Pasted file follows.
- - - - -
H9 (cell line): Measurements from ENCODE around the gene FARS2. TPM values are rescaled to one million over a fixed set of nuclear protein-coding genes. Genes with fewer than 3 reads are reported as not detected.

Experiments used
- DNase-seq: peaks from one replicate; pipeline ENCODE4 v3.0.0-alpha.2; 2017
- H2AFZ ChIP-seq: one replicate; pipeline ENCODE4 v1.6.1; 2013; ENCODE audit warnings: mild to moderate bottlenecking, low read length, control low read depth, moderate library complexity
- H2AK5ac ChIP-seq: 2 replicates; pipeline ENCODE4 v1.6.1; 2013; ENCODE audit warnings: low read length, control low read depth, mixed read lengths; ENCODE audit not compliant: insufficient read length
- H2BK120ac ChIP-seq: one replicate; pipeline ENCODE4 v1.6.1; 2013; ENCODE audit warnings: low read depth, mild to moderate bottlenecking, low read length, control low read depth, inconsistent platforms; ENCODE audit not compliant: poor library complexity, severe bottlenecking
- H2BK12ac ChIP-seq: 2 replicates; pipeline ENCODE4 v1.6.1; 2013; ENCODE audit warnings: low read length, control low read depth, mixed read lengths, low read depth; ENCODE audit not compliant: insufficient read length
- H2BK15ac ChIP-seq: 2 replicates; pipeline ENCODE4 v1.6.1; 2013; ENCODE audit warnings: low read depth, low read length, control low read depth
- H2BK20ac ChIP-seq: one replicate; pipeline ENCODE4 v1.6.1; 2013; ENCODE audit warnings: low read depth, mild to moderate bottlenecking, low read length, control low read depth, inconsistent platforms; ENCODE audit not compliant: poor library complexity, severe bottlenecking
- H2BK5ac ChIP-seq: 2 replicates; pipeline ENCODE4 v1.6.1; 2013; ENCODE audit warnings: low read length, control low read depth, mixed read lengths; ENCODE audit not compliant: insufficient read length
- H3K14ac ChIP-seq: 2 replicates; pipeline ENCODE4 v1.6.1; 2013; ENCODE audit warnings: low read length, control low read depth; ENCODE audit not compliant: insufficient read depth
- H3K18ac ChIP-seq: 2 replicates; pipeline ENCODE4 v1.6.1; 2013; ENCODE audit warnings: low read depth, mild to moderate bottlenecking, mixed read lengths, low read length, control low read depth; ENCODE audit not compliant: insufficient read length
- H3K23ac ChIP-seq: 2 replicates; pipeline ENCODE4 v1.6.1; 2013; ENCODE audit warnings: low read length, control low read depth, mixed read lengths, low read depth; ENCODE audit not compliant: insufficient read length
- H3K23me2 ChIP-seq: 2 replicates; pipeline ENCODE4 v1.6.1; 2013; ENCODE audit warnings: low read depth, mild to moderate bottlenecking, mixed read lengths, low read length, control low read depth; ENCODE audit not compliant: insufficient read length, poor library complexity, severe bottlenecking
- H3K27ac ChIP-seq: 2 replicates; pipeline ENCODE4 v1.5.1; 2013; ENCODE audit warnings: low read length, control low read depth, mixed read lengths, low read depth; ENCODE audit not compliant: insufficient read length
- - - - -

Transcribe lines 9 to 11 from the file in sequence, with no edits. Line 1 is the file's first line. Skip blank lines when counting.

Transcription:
- H2BK20ac ChIP-seq: one replicate; pipeline ENCODE4 v1.6.1; 2013; ENCODE audit warnings: low read depth, mild to moderate bottlenecking, low read length, control low read depth, inconsistent platforms; ENCODE audit not compliant: poor library complexity, severe bottlenecking
- H2BK5ac ChIP-seq: 2 replicates; pipeline ENCODE4 v1.6.1; 2013; ENCODE audit warnings: low read length, control low read depth, mixed read lengths; ENCODE audit not compliant: insufficient read length
- H3K14ac ChIP-seq: 2 replicates; pipeline ENCODE4 v1.6.1; 2013; ENCODE audit warnings: low read length, control low read depth; ENCODE audit not compliant: insufficient read depth